There Could Be an Increase in Financial Restatements

by Hiller Hardie 27. December 2011 15:25
As noted by The Wall Street Journal on November 30, the number of financial statement restatements at large US companies had declined for the 5th year in a row. Restatements spiked upward significantly in the initial years of Sarbanes Oxley implementation (2004-2005). This was due largely to the increased scrutiny on the financial reporting process by management and external auditors. Many companies upgraded their internal accounting staffs in response to the new focus placed on financial reporting. The new controls over financial reporting required by Sarbanes Oxley detected errors requiring restatement. Likewise, the decline in the number of restatements can be at least partially attributed to Sarbanes Oxley. As the processes implemented in response to this legislation have matured and been refined, their effectiveness in preventing and detecting errors in financial statements has no doubt increased. However, as author Tammy Whitehouse pointed out in an article for Compliance Week in 2009, there may be other dynamics in play. The SEC staff may be more likely to accept the judgment of the registrant now than in the past, for example. Moreover, the decline in mergers and acquisitions over the last few years (which typically involve complex accounting) may have had an impact on the number of restatements. Likewise, the use of complex financial instruments has declined since the financial crisis took hold; the complexity of the accounting for these transactions is fraught with pitfalls that often result in errors requiring restatement. All of these factors likely had some impact on the decline in restatements. The takeaway: the financial stress imposed by the current economic downturn may result in more fraud. If this is the case, as these activities are uncovered, watch for an uptick in resulting restatements.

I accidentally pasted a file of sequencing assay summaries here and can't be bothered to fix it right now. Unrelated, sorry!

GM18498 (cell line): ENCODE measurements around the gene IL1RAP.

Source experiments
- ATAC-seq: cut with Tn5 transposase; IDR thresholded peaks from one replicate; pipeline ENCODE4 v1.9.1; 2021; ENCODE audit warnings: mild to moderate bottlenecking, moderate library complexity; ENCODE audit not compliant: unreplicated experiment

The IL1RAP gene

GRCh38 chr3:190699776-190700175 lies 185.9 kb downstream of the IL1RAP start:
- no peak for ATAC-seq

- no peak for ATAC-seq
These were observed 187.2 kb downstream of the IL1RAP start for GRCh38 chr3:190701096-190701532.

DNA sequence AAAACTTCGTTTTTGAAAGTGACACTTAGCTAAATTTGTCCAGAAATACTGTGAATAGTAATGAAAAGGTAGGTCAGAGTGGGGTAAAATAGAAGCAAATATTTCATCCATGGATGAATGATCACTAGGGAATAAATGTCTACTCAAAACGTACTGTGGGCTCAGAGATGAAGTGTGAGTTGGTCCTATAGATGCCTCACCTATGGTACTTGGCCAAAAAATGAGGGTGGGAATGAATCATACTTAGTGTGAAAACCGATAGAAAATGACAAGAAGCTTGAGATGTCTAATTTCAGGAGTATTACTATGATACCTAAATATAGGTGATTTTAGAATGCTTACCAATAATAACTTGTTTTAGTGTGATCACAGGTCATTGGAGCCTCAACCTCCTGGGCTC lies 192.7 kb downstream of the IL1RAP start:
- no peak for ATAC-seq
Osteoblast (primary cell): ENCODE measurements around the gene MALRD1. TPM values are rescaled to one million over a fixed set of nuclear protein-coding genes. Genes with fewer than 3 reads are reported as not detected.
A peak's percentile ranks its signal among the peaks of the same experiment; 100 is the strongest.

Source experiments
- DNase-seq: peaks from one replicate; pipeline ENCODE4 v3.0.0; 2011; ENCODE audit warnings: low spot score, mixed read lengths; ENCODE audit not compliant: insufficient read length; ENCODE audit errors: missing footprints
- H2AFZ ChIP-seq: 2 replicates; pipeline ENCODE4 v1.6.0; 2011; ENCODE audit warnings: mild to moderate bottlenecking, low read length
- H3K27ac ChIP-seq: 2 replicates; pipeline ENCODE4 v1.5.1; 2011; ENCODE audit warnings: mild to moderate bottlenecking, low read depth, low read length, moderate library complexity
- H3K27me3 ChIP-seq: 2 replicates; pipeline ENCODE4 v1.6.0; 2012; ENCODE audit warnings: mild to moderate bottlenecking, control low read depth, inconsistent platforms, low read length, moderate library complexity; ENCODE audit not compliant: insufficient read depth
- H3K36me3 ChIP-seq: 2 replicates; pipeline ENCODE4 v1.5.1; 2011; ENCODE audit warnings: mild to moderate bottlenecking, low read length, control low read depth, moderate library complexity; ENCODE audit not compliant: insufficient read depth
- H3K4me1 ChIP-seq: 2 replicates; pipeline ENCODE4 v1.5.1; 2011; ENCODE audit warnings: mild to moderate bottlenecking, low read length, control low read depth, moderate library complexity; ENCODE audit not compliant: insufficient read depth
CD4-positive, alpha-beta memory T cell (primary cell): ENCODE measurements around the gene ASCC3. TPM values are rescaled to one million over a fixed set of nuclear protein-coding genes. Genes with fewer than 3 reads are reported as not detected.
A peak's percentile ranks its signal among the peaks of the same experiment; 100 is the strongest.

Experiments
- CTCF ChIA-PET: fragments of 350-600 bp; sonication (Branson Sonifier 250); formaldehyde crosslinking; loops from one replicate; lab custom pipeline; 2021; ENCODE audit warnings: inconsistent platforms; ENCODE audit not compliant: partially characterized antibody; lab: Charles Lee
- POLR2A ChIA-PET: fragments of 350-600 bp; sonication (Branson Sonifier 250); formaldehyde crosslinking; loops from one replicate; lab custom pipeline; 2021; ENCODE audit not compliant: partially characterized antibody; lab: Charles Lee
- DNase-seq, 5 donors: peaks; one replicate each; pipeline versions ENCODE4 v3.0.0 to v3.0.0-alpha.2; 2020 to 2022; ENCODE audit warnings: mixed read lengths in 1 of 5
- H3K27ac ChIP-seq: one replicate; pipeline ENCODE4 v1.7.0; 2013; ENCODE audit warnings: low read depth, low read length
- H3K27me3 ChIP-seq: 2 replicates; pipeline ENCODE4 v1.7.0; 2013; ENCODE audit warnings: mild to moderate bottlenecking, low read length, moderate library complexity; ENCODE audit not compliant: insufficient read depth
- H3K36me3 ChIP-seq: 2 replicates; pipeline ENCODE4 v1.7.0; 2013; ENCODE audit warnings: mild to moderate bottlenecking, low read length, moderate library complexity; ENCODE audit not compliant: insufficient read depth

Categories: Tax